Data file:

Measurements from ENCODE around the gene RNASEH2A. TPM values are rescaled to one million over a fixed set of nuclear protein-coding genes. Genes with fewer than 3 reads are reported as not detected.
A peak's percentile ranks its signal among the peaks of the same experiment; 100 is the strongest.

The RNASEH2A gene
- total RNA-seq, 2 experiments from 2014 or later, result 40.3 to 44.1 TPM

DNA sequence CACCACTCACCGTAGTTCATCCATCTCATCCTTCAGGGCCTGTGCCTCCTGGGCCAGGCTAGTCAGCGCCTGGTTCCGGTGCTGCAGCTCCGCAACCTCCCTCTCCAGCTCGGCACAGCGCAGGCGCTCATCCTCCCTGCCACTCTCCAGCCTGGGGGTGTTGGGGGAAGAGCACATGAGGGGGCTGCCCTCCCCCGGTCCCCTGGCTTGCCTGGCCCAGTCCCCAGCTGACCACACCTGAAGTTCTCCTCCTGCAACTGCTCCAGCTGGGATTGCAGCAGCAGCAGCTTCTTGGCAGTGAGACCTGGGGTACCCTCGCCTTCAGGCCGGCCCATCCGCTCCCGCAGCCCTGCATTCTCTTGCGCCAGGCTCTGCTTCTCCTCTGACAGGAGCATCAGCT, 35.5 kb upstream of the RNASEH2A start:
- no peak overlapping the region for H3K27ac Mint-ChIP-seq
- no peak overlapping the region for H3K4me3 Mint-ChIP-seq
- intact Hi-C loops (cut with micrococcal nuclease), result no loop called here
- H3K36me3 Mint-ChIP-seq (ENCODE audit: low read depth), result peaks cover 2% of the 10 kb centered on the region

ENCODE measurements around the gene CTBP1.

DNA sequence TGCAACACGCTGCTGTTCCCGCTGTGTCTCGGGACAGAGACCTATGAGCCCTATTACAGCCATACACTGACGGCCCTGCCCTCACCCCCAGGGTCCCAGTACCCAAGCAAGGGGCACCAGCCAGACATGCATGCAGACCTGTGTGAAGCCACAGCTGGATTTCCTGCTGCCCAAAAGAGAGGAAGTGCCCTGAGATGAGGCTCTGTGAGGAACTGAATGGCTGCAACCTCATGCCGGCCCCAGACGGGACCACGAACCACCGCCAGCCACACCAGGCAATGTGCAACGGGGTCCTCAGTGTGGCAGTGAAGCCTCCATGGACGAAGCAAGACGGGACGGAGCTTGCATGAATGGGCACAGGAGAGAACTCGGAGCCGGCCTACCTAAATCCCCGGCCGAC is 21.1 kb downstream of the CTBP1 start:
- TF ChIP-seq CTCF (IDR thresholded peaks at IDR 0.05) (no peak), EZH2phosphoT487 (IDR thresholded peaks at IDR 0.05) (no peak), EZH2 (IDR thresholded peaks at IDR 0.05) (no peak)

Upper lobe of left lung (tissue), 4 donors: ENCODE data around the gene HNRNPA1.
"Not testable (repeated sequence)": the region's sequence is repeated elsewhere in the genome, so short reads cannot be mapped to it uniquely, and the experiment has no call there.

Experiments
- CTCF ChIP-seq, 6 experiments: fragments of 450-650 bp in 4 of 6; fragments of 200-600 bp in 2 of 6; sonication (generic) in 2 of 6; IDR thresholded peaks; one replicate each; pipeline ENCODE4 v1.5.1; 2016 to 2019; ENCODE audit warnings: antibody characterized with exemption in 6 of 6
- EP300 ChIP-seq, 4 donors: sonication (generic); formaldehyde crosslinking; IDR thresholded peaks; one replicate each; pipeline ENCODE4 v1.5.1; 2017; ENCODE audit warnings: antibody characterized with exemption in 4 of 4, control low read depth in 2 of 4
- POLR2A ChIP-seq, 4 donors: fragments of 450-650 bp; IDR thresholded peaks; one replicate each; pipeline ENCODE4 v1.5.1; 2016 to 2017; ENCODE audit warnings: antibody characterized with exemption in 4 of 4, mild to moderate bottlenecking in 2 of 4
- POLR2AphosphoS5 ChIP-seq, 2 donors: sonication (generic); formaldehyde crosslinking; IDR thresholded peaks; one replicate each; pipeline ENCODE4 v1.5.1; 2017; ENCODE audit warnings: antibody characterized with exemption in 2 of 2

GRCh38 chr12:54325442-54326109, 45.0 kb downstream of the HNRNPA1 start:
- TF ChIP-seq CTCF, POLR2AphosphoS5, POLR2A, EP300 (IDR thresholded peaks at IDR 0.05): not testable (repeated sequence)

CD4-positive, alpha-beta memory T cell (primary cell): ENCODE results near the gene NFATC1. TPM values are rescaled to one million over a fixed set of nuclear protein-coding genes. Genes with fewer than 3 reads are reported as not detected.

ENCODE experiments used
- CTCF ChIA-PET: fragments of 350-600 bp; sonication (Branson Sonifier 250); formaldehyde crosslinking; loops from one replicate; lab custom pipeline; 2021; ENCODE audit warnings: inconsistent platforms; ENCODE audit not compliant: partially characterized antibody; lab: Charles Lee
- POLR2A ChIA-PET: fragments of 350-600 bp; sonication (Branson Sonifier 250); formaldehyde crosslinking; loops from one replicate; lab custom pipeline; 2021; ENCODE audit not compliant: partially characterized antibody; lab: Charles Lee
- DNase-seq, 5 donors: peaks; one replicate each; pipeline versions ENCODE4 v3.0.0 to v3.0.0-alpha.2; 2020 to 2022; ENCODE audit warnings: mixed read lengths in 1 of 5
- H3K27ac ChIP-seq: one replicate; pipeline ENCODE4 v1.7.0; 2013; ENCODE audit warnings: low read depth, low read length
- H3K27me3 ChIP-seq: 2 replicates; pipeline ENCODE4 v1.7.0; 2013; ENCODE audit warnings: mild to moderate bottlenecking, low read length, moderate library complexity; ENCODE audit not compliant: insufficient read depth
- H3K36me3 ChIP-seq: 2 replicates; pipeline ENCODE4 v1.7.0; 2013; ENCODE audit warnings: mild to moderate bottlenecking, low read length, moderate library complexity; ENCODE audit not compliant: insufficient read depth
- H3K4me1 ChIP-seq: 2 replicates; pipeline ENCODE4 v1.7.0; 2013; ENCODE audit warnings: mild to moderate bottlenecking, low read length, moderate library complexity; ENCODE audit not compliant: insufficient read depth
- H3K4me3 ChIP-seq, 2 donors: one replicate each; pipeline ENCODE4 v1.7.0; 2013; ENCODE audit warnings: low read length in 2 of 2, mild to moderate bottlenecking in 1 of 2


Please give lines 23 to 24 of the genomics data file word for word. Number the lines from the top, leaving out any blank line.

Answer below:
ENCODE experiments used
- CTCF ChIA-PET: fragments of 350-600 bp; sonication (Branson Sonifier 250); formaldehyde crosslinking; loops from one replicate; lab custom pipeline; 2021; ENCODE audit warnings: inconsistent platforms; ENCODE audit not compliant: partially characterized antibody; lab: Charles Lee